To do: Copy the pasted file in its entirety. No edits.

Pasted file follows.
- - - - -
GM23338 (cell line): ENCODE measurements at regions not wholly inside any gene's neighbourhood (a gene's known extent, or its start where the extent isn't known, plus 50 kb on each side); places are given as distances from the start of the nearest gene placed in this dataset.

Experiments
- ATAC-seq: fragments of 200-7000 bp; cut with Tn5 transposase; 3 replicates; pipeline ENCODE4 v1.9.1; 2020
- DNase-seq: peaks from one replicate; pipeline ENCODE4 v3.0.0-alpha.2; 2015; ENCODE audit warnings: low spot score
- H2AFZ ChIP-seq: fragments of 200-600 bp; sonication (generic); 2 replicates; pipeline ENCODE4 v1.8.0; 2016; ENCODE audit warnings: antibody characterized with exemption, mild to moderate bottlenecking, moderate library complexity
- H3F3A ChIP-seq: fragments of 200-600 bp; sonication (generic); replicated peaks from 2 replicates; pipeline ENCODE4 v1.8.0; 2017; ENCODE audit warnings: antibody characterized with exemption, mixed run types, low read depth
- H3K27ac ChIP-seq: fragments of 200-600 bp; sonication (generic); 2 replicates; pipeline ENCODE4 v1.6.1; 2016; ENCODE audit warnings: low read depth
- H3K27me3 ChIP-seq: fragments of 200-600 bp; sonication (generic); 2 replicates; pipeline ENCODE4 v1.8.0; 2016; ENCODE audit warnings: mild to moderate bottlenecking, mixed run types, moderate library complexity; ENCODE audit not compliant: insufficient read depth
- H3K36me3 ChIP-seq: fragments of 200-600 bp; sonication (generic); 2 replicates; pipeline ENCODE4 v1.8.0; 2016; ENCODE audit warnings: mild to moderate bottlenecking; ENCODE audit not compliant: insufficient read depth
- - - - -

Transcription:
GM23338 (cell line): ENCODE measurements at regions not wholly inside any gene's neighbourhood (a gene's known extent, or its start where the extent isn't known, plus 50 kb on each side); places are given as distances from the start of the nearest gene placed in this dataset.

Experiments
- ATAC-seq: fragments of 200-7000 bp; cut with Tn5 transposase; 3 replicates; pipeline ENCODE4 v1.9.1; 2020
- DNase-seq: peaks from one replicate; pipeline ENCODE4 v3.0.0-alpha.2; 2015; ENCODE audit warnings: low spot score
- H2AFZ ChIP-seq: fragments of 200-600 bp; sonication (generic); 2 replicates; pipeline ENCODE4 v1.8.0; 2016; ENCODE audit warnings: antibody characterized with exemption, mild to moderate bottlenecking, moderate library complexity
- H3F3A ChIP-seq: fragments of 200-600 bp; sonication (generic); replicated peaks from 2 replicates; pipeline ENCODE4 v1.8.0; 2017; ENCODE audit warnings: antibody characterized with exemption, mixed run types, low read depth
- H3K27ac ChIP-seq: fragments of 200-600 bp; sonication (generic); 2 replicates; pipeline ENCODE4 v1.6.1; 2016; ENCODE audit warnings: low read depth
- H3K27me3 ChIP-seq: fragments of 200-600 bp; sonication (generic); 2 replicates; pipeline ENCODE4 v1.8.0; 2016; ENCODE audit warnings: mild to moderate bottlenecking, mixed run types, moderate library complexity; ENCODE audit not compliant: insufficient read depth
- H3K36me3 ChIP-seq: fragments of 200-600 bp; sonication (generic); 2 replicates; pipeline ENCODE4 v1.8.0; 2016; ENCODE audit warnings: mild to moderate bottlenecking; ENCODE audit not compliant: insufficient read depth